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Ten Earth Friendly Cars

You don't have to buy a hybrid to go green – but it sure helps.

by Susan Mead
August 17, 2007
3 min. Reading Time

Not so long ago, green was simply a color and there was a much shorter list of hybrids and environmentally-friendly vehicles. Today, in the interest of fuel economy and more stringent emissions, the list has grown and continues to expand, with many new offerings just around the bend. Whether you’re interested in making a statement, helping to save the environment, or simply saving dollars on fuel costs, there should be an offering that meets your needs. Take a look: we selected a group of the most mainstream models on the market that range from small sedans to small-sized SUVs.

By Staff Photo credit: Staff and Automakers

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Good fuel economy and environmental cleanliness come via this 2.0-liter inline four-cylinder compact. A slightly less powerful variant of this engine achieves a PZEV rating in select green states. Both five-speed manual and four-speed automatic transmissions are available. Several body styles are offered, including a four-door sedan, three-door hatchback, five-door hatchback and wagon with base S, mid-level SE and top SES models; options include a power moonroof, leather seats, traction control and side-mounted airbags.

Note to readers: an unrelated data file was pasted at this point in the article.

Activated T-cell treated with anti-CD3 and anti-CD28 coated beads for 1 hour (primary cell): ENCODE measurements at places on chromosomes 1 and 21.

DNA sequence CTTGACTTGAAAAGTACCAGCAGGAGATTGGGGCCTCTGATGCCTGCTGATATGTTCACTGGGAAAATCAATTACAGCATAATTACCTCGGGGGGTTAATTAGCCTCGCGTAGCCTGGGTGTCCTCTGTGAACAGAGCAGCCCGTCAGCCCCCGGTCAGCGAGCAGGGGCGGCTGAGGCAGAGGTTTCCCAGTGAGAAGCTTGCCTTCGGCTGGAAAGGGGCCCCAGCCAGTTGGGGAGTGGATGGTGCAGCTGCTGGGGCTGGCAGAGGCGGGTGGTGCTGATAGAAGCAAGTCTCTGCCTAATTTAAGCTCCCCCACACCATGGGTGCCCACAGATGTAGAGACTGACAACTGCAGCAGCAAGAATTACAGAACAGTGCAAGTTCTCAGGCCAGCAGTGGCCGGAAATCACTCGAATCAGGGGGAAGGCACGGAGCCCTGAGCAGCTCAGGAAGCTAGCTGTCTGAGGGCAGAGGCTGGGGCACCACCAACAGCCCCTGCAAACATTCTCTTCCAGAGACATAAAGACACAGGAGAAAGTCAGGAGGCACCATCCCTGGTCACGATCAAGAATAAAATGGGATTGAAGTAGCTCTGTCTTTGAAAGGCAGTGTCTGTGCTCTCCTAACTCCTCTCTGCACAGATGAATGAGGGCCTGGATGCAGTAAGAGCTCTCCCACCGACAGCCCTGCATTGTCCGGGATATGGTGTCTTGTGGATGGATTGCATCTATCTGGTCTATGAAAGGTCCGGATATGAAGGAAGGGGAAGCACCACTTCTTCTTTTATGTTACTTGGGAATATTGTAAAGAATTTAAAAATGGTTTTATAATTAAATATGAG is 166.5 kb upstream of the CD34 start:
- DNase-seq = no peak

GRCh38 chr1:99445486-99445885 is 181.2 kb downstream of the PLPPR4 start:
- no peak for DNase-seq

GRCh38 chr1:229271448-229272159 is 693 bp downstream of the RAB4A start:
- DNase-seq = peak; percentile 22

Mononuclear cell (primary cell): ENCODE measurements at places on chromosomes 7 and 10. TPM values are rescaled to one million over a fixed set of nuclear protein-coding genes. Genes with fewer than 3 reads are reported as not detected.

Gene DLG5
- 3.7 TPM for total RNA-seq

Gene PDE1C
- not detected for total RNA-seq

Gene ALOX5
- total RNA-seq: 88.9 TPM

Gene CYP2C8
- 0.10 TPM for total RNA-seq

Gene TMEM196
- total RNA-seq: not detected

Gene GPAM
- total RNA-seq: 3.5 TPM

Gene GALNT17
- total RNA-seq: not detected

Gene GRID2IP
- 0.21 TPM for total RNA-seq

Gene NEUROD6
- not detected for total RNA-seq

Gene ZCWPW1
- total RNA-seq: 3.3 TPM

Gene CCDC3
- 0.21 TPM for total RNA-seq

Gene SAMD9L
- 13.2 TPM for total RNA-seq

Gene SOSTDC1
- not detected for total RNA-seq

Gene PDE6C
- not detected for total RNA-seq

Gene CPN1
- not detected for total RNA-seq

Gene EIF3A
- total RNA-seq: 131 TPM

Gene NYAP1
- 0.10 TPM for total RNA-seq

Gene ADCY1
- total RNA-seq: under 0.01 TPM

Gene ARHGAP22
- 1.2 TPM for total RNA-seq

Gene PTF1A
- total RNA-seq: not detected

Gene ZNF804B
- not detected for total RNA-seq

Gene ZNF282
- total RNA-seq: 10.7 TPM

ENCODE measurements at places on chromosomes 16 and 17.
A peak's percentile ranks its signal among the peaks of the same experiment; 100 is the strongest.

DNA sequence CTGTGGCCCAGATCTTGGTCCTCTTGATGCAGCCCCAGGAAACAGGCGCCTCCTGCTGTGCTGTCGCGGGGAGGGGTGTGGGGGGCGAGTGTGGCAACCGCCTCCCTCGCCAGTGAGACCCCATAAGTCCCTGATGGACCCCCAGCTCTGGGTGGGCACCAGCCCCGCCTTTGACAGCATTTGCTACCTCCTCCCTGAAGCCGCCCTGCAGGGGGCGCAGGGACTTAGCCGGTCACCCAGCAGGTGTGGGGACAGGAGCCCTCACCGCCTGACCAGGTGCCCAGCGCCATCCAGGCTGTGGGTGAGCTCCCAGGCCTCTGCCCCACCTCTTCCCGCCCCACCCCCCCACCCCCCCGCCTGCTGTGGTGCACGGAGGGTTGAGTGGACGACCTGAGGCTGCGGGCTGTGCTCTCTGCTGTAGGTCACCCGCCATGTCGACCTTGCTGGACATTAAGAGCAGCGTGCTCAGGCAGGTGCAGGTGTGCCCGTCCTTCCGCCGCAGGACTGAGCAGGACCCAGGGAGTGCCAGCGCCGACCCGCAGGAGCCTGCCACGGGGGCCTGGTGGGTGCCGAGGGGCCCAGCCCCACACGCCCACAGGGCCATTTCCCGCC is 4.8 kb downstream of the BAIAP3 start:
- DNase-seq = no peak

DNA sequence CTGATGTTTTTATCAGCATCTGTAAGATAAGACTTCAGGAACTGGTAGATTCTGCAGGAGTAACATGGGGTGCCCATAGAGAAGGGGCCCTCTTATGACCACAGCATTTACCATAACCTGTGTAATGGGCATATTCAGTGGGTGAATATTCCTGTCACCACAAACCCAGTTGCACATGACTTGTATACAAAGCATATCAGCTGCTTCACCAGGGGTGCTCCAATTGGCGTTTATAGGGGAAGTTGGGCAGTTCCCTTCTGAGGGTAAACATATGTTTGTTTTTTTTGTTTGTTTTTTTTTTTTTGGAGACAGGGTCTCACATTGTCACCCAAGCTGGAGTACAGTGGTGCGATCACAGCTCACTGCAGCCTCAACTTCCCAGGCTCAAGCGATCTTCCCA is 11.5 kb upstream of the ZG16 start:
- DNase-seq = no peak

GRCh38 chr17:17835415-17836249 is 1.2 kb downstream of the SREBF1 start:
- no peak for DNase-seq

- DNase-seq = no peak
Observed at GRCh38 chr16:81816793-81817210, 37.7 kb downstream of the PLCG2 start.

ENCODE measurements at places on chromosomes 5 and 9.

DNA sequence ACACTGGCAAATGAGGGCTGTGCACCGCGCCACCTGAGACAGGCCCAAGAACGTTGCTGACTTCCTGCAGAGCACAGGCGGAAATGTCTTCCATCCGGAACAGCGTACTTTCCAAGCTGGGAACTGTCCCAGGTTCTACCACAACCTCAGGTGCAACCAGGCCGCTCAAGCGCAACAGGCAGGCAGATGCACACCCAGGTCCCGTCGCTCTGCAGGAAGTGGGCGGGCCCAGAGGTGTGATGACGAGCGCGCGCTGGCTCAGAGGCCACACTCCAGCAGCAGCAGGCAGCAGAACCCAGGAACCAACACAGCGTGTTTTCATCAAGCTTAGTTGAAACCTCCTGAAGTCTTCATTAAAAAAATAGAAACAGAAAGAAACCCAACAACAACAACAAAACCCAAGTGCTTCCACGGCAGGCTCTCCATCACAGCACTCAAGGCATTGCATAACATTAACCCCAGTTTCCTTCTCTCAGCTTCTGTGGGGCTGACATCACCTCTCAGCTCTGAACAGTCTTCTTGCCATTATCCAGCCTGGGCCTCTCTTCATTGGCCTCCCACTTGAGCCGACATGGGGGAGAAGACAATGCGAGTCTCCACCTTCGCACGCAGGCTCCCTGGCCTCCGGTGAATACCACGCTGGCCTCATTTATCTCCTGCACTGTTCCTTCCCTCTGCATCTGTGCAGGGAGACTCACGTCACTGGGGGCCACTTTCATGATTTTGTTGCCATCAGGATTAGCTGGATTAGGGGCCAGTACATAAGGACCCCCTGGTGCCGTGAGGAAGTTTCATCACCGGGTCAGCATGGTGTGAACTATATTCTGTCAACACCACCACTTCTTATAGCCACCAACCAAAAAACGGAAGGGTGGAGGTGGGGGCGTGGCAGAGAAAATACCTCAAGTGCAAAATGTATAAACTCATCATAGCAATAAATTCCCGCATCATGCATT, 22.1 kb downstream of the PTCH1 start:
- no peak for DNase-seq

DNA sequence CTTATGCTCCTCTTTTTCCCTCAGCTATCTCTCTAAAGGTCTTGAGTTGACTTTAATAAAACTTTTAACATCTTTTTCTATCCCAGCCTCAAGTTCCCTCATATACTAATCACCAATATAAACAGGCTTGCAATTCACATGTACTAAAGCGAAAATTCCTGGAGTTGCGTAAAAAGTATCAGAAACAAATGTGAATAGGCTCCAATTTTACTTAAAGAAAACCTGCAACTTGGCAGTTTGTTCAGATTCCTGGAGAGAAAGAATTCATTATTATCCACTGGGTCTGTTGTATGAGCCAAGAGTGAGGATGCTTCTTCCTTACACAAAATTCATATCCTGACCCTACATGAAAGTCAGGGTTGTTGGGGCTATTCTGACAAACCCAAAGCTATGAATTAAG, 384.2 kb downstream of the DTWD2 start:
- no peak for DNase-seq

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Ford first launched the Escape Hybrid (along with the Mercury Mariner Hybrid) in 2005. Both are updated for 2008, and both meet AT-PZEV emissions compliance. The 2008 Escape Hybrid also has 100 percent recycled fabric seating surfaces.


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The Civic demonstrates the efficiency of Honda’s Integrated Motor Assist (IMA) system: a 1.3-liter engine combined with an electric motor that makes 49 city/51 highway mpg. Although the motor normally supplements the engine, an electric-only mode provides petroleum-free propulsion in certain cruising and low-speed situations. A combined 110 horsepower and 123 lb.-ft. of torque is achieved, mated to a continuously variable transmission. AT-PZEV certification is thanks in part to plastic-resin fuel tanks that produce zero evaporative emissions. An idle-stop feature on the engine shuts the unit off when motionless.